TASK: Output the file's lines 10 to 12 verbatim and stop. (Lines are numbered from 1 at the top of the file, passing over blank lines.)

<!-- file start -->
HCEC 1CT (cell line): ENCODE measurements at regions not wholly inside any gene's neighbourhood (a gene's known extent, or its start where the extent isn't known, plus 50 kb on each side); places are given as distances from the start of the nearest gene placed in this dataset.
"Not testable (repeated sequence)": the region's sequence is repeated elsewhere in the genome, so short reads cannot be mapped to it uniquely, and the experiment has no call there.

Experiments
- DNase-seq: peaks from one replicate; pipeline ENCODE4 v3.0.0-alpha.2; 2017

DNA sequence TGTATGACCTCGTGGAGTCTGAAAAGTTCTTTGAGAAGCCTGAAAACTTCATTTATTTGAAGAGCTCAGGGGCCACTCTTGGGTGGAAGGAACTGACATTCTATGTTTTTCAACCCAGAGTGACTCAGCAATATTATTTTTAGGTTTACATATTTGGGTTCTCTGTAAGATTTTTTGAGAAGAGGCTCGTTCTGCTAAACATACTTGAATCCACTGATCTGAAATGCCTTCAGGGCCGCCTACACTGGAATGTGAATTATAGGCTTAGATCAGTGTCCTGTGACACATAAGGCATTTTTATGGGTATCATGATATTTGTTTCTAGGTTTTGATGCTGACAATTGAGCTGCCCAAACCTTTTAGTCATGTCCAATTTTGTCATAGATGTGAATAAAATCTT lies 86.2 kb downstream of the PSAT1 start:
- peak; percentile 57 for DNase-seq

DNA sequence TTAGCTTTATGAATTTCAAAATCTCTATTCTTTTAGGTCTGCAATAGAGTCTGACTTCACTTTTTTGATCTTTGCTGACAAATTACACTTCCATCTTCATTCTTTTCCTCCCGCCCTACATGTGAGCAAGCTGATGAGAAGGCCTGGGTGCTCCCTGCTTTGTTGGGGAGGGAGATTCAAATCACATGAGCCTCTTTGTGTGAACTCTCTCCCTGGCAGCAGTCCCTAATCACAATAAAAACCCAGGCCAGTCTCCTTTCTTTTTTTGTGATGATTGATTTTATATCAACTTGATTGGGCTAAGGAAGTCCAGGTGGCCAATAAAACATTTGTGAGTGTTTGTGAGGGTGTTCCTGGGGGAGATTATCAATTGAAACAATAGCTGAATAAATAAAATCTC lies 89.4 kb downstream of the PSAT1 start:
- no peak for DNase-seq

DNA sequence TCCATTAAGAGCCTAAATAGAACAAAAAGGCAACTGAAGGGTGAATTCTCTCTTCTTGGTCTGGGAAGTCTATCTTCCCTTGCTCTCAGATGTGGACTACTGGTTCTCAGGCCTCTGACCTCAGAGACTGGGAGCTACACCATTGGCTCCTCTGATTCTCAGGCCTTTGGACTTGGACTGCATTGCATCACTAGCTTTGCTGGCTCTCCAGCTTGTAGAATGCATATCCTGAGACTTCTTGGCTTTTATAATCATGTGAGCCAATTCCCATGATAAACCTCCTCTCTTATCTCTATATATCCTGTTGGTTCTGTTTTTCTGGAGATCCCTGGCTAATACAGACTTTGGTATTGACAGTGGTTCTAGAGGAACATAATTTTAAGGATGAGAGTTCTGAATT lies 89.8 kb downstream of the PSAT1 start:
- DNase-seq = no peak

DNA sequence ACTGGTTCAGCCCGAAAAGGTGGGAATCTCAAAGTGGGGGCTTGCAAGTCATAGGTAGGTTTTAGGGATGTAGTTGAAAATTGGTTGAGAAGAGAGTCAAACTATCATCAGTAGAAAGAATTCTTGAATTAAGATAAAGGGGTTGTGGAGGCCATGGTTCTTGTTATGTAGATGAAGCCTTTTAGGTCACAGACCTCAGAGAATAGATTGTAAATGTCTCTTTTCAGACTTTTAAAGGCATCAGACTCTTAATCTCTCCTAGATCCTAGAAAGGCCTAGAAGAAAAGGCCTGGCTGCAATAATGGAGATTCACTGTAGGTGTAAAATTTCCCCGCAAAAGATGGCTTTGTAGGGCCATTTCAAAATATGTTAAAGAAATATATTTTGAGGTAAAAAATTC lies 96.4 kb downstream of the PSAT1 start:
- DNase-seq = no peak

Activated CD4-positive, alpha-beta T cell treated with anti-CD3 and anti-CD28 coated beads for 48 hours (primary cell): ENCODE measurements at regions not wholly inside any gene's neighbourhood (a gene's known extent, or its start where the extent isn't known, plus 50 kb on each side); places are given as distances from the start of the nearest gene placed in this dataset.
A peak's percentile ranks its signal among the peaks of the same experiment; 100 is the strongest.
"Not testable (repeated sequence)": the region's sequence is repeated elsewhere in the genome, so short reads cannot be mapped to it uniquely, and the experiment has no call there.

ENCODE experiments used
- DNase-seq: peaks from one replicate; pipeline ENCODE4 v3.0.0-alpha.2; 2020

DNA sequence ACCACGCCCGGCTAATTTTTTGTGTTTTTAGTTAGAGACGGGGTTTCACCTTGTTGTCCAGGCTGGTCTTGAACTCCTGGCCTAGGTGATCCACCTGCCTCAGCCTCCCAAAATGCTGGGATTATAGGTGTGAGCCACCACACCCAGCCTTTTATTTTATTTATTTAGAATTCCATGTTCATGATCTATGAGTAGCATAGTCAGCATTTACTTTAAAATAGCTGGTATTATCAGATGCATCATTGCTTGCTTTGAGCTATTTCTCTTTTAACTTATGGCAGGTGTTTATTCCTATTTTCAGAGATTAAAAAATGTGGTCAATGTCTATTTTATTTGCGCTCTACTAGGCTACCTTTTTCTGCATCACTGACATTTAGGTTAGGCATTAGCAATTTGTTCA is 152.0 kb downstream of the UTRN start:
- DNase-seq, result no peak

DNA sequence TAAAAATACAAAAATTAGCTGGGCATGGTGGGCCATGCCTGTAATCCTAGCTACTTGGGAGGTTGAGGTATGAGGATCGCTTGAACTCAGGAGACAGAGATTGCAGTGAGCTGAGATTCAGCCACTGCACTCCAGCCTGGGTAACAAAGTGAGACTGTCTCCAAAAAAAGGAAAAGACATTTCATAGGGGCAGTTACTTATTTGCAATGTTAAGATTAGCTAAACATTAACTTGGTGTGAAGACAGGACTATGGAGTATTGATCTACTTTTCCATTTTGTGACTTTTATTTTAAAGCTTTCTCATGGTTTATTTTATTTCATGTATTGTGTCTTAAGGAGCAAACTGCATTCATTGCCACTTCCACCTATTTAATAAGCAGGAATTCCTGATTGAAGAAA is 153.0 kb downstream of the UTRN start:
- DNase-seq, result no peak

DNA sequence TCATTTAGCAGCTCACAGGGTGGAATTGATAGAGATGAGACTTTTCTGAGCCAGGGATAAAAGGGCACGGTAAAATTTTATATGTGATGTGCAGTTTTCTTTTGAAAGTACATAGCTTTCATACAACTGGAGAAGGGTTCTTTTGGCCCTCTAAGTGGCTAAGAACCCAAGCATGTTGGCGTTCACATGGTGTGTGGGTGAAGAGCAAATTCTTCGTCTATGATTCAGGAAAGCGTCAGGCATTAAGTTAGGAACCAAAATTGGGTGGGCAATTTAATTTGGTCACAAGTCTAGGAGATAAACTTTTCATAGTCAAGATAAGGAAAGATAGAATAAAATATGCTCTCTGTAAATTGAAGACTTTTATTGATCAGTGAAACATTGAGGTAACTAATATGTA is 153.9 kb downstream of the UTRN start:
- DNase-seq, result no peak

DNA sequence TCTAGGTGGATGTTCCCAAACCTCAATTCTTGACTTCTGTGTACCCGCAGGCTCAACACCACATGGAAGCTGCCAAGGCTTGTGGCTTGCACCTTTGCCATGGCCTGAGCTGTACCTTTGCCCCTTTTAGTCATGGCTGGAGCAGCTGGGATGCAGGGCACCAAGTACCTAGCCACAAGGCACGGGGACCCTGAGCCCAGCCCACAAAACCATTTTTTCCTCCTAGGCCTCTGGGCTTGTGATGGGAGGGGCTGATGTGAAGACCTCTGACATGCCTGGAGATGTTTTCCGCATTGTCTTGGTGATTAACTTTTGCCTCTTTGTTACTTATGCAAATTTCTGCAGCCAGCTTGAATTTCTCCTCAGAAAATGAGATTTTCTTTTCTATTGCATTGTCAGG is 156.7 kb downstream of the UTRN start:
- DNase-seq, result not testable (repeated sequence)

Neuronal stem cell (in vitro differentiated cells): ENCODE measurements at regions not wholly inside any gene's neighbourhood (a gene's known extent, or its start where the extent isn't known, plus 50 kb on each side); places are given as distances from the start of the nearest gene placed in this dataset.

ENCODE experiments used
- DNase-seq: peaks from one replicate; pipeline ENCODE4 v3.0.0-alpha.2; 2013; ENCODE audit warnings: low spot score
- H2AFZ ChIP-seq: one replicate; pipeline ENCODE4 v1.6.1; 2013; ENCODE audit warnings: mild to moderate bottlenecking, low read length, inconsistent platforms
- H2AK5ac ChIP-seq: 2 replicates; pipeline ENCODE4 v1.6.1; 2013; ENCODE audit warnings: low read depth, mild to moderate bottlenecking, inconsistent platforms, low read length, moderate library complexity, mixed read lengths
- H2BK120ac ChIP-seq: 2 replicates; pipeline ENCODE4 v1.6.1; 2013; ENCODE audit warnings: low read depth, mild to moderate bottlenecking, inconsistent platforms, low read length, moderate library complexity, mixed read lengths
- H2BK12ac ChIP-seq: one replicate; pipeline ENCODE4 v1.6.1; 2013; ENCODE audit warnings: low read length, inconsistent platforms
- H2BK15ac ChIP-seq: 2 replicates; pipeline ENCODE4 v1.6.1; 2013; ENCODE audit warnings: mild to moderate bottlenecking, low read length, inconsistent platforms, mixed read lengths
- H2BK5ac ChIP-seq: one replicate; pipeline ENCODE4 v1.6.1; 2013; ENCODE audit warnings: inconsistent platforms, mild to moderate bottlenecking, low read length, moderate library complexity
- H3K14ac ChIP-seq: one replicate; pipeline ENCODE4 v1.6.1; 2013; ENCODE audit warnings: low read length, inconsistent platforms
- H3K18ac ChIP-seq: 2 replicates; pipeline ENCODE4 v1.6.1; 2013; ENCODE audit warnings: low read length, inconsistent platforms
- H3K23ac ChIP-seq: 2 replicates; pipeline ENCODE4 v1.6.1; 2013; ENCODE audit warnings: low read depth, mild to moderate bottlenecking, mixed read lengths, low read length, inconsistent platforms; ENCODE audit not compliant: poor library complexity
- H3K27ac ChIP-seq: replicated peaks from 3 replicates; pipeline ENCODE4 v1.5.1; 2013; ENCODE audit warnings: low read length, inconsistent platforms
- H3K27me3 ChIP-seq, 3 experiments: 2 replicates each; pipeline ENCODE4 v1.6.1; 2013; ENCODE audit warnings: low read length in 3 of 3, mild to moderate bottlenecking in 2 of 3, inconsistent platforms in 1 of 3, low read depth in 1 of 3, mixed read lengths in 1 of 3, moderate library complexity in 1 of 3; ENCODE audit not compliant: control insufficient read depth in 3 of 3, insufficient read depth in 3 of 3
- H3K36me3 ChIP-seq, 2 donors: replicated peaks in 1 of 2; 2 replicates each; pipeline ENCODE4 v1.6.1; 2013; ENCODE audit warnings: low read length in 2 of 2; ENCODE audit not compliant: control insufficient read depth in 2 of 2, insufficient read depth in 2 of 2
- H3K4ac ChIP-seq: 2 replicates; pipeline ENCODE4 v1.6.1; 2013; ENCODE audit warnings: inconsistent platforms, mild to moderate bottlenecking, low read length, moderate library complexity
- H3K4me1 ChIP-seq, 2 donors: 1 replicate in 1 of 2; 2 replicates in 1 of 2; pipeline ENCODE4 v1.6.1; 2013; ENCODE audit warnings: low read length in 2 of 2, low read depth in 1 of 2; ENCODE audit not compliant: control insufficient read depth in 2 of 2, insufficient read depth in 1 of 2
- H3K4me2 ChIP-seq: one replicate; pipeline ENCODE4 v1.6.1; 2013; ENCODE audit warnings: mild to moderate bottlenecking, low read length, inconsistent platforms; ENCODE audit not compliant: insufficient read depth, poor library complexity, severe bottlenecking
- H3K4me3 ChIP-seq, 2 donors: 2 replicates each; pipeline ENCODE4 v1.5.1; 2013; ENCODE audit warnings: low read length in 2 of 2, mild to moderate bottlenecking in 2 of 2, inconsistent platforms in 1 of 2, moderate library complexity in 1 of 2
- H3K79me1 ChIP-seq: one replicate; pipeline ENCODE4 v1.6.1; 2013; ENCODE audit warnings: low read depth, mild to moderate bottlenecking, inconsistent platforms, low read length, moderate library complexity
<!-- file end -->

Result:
- DNase-seq = no peak

DNA sequence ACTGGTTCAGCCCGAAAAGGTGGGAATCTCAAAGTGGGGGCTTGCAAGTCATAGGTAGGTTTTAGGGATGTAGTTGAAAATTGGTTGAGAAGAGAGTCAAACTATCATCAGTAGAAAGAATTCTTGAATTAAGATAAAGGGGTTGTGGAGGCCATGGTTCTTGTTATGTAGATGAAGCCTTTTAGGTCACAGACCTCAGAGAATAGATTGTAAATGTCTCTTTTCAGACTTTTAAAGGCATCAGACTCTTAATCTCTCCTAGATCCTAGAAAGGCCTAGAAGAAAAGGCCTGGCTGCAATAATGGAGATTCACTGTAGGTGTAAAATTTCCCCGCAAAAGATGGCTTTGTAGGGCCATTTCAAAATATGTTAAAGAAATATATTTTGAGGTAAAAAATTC lies 96.4 kb downstream of the PSAT1 start:
- DNase-seq = no peak